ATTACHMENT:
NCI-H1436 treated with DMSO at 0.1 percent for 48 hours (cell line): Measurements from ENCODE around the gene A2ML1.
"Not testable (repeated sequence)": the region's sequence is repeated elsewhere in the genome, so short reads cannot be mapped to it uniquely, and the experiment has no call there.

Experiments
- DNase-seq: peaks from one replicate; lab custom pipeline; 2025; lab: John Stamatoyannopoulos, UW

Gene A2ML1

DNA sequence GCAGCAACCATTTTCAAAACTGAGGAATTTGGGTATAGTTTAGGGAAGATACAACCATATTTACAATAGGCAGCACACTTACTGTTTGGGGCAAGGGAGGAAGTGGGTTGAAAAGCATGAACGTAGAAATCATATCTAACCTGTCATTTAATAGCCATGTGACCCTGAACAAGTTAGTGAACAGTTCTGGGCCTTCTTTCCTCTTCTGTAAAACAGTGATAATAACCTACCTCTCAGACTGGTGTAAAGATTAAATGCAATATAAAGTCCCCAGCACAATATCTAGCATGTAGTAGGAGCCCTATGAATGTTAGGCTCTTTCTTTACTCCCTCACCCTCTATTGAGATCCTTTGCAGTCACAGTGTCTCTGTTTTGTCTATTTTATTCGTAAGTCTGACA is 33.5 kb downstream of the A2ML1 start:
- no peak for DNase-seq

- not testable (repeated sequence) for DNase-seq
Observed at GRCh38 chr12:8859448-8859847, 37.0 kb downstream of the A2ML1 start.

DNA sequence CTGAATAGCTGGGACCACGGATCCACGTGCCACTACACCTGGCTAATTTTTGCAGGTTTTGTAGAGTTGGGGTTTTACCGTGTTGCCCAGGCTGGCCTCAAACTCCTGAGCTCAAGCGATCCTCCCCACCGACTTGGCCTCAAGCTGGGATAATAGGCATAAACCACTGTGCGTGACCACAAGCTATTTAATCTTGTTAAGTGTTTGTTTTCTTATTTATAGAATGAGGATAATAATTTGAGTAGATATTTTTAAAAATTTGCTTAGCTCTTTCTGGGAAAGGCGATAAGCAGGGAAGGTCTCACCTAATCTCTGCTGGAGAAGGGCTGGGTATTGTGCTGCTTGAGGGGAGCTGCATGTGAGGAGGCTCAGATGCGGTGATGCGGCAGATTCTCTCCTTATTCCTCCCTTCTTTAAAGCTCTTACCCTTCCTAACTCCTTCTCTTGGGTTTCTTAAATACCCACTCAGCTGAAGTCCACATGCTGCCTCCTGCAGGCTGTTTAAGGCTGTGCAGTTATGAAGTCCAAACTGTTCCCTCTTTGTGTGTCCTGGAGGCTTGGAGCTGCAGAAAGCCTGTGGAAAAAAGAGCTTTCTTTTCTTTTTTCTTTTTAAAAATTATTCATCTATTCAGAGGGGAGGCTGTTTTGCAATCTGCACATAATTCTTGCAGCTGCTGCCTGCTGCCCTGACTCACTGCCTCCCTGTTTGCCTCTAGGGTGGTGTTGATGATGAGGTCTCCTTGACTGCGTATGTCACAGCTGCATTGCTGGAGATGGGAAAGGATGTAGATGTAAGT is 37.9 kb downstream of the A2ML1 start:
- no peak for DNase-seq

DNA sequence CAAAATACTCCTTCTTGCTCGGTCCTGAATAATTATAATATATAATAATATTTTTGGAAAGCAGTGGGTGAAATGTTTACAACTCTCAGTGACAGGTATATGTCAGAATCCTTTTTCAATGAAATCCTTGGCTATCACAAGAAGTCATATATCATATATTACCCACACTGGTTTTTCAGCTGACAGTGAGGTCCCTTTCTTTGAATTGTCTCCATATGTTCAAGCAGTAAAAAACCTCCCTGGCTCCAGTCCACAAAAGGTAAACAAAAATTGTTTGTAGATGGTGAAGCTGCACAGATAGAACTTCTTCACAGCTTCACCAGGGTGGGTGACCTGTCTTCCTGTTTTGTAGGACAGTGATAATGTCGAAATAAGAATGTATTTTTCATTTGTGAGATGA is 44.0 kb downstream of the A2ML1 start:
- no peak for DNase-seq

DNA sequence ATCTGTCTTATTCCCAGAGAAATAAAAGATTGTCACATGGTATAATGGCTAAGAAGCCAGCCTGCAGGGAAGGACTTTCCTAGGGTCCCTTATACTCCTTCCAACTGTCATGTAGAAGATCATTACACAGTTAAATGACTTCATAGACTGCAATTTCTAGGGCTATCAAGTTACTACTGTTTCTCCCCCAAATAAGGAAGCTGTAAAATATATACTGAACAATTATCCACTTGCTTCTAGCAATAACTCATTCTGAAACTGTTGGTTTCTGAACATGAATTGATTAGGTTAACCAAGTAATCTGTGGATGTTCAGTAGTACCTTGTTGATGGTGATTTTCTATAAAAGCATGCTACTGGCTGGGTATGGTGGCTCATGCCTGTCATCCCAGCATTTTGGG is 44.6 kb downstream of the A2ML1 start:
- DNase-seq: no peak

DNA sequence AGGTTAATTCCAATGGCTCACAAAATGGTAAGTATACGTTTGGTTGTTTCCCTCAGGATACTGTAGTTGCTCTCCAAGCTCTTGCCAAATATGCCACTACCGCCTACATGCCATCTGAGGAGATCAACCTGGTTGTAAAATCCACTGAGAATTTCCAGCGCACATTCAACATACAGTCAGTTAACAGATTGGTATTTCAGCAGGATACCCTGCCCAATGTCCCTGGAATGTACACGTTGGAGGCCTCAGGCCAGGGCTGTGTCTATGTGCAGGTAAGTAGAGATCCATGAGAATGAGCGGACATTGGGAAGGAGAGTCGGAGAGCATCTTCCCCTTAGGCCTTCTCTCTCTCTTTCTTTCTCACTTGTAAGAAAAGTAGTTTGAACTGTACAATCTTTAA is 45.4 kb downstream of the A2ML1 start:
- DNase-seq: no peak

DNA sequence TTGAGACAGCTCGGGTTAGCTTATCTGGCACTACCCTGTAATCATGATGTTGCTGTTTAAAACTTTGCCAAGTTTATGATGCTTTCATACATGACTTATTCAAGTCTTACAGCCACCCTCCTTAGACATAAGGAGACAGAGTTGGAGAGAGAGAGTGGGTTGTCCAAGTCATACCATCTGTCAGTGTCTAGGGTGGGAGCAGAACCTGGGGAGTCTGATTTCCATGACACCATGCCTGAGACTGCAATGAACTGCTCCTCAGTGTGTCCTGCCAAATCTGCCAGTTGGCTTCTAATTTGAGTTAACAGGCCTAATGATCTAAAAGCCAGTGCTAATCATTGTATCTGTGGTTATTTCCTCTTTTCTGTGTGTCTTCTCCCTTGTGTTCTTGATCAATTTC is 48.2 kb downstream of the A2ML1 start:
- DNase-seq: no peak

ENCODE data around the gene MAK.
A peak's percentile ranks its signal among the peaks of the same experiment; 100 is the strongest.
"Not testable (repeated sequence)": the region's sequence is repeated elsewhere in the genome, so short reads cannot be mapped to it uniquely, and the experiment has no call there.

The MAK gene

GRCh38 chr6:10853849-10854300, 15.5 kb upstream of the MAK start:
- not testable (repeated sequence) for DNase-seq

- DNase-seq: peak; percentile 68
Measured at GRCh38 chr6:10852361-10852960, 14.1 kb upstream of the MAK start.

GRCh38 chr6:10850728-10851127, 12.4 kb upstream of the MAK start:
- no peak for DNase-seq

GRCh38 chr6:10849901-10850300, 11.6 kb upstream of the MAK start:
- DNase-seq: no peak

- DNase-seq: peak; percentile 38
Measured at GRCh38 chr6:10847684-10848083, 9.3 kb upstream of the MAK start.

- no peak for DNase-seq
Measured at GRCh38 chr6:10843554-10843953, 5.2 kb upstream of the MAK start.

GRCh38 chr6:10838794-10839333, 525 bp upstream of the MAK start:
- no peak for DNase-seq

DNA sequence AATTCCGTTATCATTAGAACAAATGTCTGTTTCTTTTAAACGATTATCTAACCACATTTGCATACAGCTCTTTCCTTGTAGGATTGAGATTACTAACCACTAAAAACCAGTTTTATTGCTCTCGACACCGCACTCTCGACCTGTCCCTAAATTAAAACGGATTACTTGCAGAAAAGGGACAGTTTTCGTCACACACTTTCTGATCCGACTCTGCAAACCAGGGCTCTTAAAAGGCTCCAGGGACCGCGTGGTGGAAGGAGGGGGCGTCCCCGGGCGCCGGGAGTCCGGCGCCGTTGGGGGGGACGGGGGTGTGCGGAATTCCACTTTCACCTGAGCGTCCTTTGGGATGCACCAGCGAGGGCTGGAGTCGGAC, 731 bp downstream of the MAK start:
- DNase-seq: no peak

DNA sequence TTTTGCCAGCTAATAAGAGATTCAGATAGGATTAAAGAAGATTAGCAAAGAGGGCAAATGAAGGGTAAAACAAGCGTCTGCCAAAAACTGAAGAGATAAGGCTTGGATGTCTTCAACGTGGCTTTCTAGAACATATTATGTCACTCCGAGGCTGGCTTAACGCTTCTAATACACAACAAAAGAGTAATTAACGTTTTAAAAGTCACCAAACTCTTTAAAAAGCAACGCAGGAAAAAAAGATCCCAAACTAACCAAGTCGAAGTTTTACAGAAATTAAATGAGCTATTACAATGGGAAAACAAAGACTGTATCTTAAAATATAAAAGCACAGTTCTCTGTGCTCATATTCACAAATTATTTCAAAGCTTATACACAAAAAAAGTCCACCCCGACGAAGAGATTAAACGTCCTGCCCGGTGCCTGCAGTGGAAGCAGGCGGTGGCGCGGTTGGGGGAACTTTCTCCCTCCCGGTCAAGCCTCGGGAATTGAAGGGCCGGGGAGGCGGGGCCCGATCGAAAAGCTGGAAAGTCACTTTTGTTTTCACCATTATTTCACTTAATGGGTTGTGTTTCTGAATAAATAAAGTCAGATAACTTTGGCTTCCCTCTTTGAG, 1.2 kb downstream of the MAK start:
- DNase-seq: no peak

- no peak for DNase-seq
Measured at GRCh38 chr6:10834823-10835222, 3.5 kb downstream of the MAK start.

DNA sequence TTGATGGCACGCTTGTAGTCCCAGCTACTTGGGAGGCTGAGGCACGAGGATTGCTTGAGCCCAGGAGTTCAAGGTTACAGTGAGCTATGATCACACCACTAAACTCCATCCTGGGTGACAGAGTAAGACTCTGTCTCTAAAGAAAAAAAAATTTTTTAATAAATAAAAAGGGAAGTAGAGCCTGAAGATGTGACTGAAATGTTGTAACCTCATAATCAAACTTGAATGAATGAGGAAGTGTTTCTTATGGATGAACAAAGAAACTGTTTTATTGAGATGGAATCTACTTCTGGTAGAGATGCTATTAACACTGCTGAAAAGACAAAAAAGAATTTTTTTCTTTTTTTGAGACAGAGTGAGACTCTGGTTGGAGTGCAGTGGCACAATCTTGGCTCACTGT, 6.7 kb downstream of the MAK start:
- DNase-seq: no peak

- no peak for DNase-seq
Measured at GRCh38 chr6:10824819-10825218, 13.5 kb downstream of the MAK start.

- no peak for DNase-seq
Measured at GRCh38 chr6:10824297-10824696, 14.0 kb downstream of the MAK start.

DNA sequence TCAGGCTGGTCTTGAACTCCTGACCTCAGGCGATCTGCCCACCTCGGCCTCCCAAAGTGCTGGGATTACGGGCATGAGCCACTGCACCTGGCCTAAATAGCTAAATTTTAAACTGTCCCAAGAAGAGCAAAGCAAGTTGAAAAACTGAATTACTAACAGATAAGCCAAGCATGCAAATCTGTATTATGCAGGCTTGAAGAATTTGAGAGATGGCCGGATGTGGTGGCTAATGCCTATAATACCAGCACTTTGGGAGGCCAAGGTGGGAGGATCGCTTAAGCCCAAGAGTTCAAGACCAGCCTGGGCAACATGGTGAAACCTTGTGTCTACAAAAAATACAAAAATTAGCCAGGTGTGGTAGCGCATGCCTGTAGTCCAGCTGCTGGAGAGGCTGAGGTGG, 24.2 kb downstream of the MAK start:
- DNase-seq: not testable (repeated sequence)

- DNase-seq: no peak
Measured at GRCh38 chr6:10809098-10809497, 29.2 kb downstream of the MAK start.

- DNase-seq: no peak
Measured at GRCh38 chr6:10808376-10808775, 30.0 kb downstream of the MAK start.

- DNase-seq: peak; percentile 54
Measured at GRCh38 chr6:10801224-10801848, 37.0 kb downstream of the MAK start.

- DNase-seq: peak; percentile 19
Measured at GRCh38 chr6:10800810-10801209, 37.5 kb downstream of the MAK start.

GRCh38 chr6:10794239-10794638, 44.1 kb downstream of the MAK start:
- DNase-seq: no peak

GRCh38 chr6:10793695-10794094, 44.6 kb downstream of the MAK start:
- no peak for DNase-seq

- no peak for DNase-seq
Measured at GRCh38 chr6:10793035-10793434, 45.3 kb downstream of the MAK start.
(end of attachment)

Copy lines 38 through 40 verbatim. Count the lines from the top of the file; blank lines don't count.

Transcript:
DNA sequence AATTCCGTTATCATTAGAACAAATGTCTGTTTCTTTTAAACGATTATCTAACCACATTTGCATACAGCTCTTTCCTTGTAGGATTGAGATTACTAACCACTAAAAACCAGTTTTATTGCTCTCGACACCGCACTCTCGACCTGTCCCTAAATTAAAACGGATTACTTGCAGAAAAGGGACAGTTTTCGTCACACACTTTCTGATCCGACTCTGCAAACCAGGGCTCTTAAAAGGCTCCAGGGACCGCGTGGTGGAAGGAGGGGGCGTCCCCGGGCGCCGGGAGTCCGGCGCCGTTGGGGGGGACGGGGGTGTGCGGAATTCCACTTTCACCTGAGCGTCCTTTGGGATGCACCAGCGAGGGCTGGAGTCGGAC, 731 bp downstream of the MAK start:
- DNase-seq: no peak

DNA sequence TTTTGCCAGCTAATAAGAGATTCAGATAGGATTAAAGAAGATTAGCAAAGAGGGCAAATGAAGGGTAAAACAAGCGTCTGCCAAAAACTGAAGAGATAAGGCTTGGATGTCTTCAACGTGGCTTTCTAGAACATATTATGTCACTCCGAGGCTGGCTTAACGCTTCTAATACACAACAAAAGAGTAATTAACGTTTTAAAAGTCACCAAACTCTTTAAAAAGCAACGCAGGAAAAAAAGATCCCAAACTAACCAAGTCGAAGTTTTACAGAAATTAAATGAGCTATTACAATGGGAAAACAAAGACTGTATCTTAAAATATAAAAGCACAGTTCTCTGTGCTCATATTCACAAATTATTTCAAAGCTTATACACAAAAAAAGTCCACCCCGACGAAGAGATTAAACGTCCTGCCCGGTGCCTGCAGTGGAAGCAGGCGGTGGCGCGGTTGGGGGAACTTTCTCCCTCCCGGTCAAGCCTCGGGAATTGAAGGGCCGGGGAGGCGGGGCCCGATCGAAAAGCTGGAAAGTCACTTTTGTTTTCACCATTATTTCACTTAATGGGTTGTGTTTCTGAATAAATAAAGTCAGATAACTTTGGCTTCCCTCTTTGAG, 1.2 kb downstream of the MAK start: